Breakfast on our all-inclusive package was consistently the best meal of the day. They really put on a spread with the most eclectic mix of options I have ever seen. The Asian culture has had a tremendous influence on the island and this is seen in miso soup, noodles and pot stickers for breakfast. They also offered fresh fruit, yogurt, eggs cooked to order, pancakes, sausage, bacon, potatoes and other hot treats along with dozens of bread and pastry options. I figured, “ when in Rome,” and had some noodles with vegetables on one morning, veering from my regular massive fruit bowl and yogurt. We hit the fresh fruit season just right. The watermelon, my favorite fruit, was incredible. Definitely the best watermelon I have ever had. We also enjoyed pineapple, mango, cantaloupe, papaya, honeydew, mini bananas, passion fruit and snake fruit. I became obsessed with snake fruit on my first visit and have tried to find it other places with no luck. Called snake fruit because of the skin, Salak looks like giant cloves of garlic and is like no other fruit I have tasted. I got a giant bag at the market to have in our fridge along with having it at every meal. Dunk was not a fan; fine more for me.
Lunches were al a Carte and always include a lush salad bar and fruit tray. Gado-Gado was my favorite option. A traditional dish of noodles, bean sprouts, cabbage, green beans, scallions, tofu and tempe (firm soybean patty also known as tempeh) with a light peanut sauce. YUM! Dinners were a bit more varied with themes most nights. We had a Moroccan BBQ followed by some unfortunate live music. Think BAD karaoke. We had a traditional Indonesian night with a great dance performance. This was amazing and part of the culture that is incredibly beautiful. I was so excited for Duncan to see the intricate movements of the girls’ eyes and individual fingers. The movements are trance like and I got completely lost. Balinese dance is not just a performance, but also a visual and audible experience.
Another night we enjoyed the Kecak Dance. In this tradition, a group of men chant and sing to create a beat and tell a story. Dancers fill the space around a flame and love, battles and drama unfold in front of the audience. We got a seat up front and got drawn into the rapture. It always amazes me how disrespectful people can be when others are speaking or performing. We had people that would not stop talking sitting next to us. If you don’t want to enjoy the show then why are you sitting up front? I thought we might be safe from the loud talkers on their cells phones, but no, not even a quiet evening at a remote resort can thwart that. These people are sharing their culture and a sense of pride in their country and you cannot sit and stay quiet for 20 minutes. Boggles my mind.
When you stay at an all inclusive resort you get to know the other guests, as you see them at almost every meal and at the pool each day. Most people opt for all-inclusive because God forbid they venture out and see the country and meet the people. We had some amazing characters that shared the week with us. I spotted a Boston Bruins hat and commented, making friends with a couple from Massachusetts. There was the young couple that slathered themselves in sun block, but failed to cover their small children, who turned various shades of red over the week. The massive eating couple, with the husband nearly taking off my arm to grab a plate and get ahead of me in the buffet line. His wife gave me an embarrassed look of apology while he mumbled something under his breath. I just smiled and remembered never to get between him and a meal. Then there were the three young Brits that had shown up probably looking for Spring Break and found a family resort. These three guys played chicken in the pool and often shared 2 sun loungers between them. They were an odd looking trio, but seemed to make the most of the lack of party atmosphere. Most people that age flock to Kuta, the supreme party epicenter.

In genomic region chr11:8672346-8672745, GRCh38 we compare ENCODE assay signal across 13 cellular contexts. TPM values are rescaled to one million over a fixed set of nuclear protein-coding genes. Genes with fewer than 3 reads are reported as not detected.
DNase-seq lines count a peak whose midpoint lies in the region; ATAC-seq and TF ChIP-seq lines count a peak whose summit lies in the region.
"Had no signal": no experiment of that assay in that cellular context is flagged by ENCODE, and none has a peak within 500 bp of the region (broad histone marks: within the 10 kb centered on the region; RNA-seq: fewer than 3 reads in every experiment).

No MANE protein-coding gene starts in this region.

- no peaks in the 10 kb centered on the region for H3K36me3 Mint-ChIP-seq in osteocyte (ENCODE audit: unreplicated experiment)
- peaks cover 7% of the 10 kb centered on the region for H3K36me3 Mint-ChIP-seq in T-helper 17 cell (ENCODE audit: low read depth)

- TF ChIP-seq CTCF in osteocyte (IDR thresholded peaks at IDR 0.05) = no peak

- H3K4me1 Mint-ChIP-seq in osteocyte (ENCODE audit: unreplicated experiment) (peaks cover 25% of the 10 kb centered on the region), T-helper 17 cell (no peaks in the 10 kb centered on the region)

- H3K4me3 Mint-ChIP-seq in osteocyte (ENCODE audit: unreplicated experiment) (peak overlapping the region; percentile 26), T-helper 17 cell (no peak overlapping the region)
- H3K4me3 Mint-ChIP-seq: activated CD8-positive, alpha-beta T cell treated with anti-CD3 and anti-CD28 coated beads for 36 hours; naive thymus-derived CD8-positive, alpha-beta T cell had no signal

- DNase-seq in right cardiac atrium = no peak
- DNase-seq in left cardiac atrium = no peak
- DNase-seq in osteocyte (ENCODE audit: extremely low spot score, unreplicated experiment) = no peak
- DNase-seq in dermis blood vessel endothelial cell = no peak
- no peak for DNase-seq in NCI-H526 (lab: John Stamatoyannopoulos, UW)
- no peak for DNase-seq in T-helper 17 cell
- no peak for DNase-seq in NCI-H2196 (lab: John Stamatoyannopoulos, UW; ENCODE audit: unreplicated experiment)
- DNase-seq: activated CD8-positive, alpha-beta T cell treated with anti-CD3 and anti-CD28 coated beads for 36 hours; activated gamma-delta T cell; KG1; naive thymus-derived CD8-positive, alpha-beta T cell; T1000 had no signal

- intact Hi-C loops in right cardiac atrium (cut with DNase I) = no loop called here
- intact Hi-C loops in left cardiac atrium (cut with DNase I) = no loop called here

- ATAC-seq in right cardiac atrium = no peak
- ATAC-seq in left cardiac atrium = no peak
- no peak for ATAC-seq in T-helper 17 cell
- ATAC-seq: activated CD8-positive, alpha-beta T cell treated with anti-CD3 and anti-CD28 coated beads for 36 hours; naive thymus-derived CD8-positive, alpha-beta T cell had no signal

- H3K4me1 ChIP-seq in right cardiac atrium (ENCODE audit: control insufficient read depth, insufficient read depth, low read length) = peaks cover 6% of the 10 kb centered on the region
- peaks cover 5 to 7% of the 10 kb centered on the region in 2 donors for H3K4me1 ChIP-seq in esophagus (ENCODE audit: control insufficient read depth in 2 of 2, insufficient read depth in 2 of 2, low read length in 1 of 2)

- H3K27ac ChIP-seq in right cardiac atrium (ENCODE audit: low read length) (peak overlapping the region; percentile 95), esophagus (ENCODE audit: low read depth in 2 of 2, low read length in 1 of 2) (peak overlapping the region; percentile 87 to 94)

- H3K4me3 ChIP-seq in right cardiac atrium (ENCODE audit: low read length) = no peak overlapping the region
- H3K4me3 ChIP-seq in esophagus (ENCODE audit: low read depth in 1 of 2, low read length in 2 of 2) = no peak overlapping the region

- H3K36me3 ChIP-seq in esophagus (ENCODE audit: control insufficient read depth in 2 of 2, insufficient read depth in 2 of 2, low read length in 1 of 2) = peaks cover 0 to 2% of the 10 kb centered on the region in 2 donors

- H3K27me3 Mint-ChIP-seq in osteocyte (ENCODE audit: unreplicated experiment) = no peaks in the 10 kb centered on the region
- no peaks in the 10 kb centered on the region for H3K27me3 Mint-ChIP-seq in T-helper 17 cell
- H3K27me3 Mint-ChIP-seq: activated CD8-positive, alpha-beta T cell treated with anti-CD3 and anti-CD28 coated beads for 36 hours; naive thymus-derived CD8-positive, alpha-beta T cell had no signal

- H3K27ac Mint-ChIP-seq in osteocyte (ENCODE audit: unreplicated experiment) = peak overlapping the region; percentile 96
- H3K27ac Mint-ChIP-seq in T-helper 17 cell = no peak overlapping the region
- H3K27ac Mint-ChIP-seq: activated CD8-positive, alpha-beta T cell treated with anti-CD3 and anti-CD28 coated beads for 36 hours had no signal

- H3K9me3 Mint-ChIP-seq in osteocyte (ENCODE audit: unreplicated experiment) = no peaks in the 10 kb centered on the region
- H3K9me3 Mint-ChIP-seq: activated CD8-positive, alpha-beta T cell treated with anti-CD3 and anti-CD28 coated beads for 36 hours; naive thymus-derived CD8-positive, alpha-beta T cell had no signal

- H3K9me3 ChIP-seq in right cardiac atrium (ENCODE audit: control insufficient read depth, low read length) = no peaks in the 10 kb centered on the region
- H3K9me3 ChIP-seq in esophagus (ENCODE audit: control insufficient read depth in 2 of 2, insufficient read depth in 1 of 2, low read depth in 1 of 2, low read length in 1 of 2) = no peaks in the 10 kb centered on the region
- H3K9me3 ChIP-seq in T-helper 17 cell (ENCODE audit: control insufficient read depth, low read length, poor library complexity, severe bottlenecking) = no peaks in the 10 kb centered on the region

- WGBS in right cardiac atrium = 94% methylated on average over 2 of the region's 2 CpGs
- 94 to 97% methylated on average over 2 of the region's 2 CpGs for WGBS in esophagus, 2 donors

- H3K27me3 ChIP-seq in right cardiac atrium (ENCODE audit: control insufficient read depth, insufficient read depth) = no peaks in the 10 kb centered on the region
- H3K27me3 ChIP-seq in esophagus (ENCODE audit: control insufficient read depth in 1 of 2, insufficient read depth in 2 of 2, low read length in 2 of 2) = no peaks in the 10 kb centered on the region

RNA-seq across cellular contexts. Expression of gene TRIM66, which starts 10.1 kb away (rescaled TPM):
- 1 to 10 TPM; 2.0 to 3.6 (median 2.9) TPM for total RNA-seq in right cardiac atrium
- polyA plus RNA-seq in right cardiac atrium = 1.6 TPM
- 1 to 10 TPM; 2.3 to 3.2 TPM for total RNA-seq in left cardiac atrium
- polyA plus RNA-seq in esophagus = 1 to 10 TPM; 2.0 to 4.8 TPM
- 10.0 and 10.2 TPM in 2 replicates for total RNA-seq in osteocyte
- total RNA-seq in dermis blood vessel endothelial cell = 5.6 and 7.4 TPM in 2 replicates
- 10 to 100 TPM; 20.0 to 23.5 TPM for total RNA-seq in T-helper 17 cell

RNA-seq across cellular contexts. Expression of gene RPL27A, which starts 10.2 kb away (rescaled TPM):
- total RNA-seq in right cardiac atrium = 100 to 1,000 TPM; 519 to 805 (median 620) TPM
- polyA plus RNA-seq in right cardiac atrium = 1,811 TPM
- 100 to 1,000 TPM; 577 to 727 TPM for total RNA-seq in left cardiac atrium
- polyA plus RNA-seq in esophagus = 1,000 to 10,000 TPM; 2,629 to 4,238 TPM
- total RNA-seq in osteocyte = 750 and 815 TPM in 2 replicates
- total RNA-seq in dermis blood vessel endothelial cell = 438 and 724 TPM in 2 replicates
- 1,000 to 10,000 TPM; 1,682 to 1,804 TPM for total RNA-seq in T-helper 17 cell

The most amazing couple however, was team mullet. It is not often that female mullet is displayed in full glory, but we were fortunate enough to have such an encounter each day of our holiday. Mr. Mullet rocked the graying long and curly, with luxurious locks below his shoulders for the party portion. His wife preferred the sporty model in jet black. The icing on the cake was the collection of banana hammocks that Mr. Mullet rocked poolside. My personal favorite was a pair of aged boy shorts that had writing on the butt, usually reserved for college coeds or members of cheering squads. I have never seen anything like it and it really was his defining moment of glory. When you start to grow that style, what do you say to the hairdresser or barber? Do you ask for business on top and party in the back? I am sure this couple had been sporting these dos since the 80’s and just wonder what goes through people’s heads. As someone with short hair that often decides to grow it out, the impending mullet that could happen makes me cut is short with reckless abandon. I fear the mullet, but am in awe of those who put in a solid performance.